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A blog from CityRealty (Links below will take you to the 6sqft site)

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We're in for a hot summer, but it doesn't have to be an unbearable one We're in for a hot summer, but it doesn't have to be an unbearable one
In 1869, when the first daily temperatures were recorded in Central Park, the average July temperature was a mere 72.8 degrees. Since 2010, average July temperatures have ranged from 76.1 to a searing 81.3. While yearly fluctuations are expected, one thing is clear: Over the past 150 years, temperatures have been on the rise, and this means increasingly long and hot summers for New Yorkers.
Despite global warming, in many respects, today’s summers are more rather than less tolerable than summers past. In the nineteenth century, tenements were often so hot, residents were forced to sleep on rooftops or in local parks on the hottest nights of the year. Since the introduction of air conditioning in the 1930s, New Yorkers have been abandoning rooftops and public parks and cozying up next to their ACs instead. Of course, as air conditioners have become increasingly affordable and popular, new problems have also arisen.
While by no means the only culprit, air conditioners are among the many factors that have accelerated global warning and inadvertently made our city even hotter over the past century. Worse yet, there are indications that if we don’t change how we cool down, things may get much worse. A 2015 report by the Annals of the New York Academy of Science predicts that by 2080, average temperatures may rise as much as 8.8 degrees. Fortunately, there are at least a few things we can do to cool down without guilt, even on the hottest days of the year.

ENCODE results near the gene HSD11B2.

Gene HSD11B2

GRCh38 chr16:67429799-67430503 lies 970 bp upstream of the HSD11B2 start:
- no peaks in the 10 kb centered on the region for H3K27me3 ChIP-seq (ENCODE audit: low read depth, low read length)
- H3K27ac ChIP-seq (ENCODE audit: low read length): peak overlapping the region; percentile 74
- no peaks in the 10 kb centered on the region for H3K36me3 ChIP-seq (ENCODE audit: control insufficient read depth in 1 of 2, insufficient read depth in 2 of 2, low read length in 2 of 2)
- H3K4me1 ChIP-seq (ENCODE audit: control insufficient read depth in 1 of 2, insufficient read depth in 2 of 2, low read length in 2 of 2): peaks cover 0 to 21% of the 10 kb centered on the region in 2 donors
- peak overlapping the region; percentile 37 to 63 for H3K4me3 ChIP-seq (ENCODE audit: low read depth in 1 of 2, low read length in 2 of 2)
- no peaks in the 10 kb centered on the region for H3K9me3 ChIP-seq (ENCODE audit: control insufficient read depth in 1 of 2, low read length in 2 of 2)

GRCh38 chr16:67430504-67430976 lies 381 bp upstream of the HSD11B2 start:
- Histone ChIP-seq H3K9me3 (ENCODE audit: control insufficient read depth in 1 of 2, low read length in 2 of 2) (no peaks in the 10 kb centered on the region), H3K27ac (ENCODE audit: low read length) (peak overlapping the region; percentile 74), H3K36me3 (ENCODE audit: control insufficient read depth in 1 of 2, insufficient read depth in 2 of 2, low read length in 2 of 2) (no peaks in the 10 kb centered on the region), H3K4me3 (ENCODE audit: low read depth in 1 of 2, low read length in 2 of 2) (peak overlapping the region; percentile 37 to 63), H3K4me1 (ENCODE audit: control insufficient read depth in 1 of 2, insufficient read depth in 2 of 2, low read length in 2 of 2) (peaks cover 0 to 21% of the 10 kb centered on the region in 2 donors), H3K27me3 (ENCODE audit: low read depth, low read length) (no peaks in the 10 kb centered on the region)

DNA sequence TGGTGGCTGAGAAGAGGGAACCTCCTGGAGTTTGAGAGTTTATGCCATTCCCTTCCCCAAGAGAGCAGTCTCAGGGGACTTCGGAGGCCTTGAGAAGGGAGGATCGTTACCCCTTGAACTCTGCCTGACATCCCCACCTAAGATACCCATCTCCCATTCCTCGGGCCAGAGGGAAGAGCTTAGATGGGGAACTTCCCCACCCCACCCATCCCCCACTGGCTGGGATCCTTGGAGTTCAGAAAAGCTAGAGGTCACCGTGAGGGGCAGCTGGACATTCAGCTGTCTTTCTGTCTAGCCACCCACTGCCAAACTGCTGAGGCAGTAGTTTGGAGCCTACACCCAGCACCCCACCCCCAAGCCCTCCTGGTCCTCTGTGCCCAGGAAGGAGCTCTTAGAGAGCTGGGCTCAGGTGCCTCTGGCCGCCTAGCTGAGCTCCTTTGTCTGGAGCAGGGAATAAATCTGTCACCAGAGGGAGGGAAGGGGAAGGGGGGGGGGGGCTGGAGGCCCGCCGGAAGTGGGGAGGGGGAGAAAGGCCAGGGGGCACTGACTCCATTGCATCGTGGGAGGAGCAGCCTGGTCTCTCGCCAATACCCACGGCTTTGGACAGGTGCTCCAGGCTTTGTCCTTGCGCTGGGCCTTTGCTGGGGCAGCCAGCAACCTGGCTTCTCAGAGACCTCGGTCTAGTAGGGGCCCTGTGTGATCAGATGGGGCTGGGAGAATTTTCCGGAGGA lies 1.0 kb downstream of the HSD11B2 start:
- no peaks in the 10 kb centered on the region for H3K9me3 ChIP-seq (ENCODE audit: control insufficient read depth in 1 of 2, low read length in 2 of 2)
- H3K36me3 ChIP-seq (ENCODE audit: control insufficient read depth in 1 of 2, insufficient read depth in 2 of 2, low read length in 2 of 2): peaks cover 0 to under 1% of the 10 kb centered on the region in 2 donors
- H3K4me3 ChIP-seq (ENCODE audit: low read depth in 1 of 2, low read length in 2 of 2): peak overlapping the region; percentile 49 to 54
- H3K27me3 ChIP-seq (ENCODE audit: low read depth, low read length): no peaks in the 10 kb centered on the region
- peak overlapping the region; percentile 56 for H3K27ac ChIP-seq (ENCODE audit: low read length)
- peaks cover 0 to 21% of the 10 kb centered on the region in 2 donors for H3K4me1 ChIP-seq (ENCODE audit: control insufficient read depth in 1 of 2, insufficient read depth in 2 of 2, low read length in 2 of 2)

Build or Retrofit to Passive House Standards

Harlem Passive House via Murphy Burnham & Buttrick Arthictects
While not everyone is in the position to build a passive home, if you are building a new home, this is currently the most energy efficient way to both cool and heat your home. On average, passive homes use 60 to 70 percent less energy than an average construction. On the cooling front, passive homes are built to minimize the amount of heat that enters from outside. Many tried and true methods help passive homes stay cool, including overhangs, vegetation, and screens. However, the real strength of any passive home or passive building (the Cornell University campus on Roosevelt Island is home to the first passive house high-rise) is that passive homes and buildings are built to breathe. In essence, the homes are wrapped by an insulated blanket that help to keep heat in during the winter months while also keeping heat out during the summer months. To learn more about passive homes and passive house construction, visit New York Passive Homes.

Reduce the Light and Heat Entering Your Home

Building a passive home is not within everyone’s reach nor budget but this doesn’t mean you can’t embrace its principle, which essentially maintains that the best way to spend less energy cooling your home down is to simply keep your home from heating up. The most effective way to do this is to invest in the right windows and shades.

For windows, one option is to select a spectrally selective coating. According to the U.S. Department of Energy, windows with this coating can filter out 40 to 70 percent of the heat normally transmitted through insulated window glass without compromising one’s light. The windows accomplish this by reflecting the infrared (heat) portion of the solar spectrum while still letting in light. Some studies suggest that using spectrally selective coatings can reduce one’s electric cooling needs up to 40 percent.
Small changes to windows and shades can make a big difference (Murphy Burnham & Buttrick Architects)
If you’re not in the position to replace your windows due to cost or because you’re a renter not owner, there are still ways to effectively reduce the light and heat entering your home. One affordable option is to invest in cellular shades. Starting at about $60 per unit, cellular shades can reduce the amount of solar heat that streams through your windows by up to 80 percent.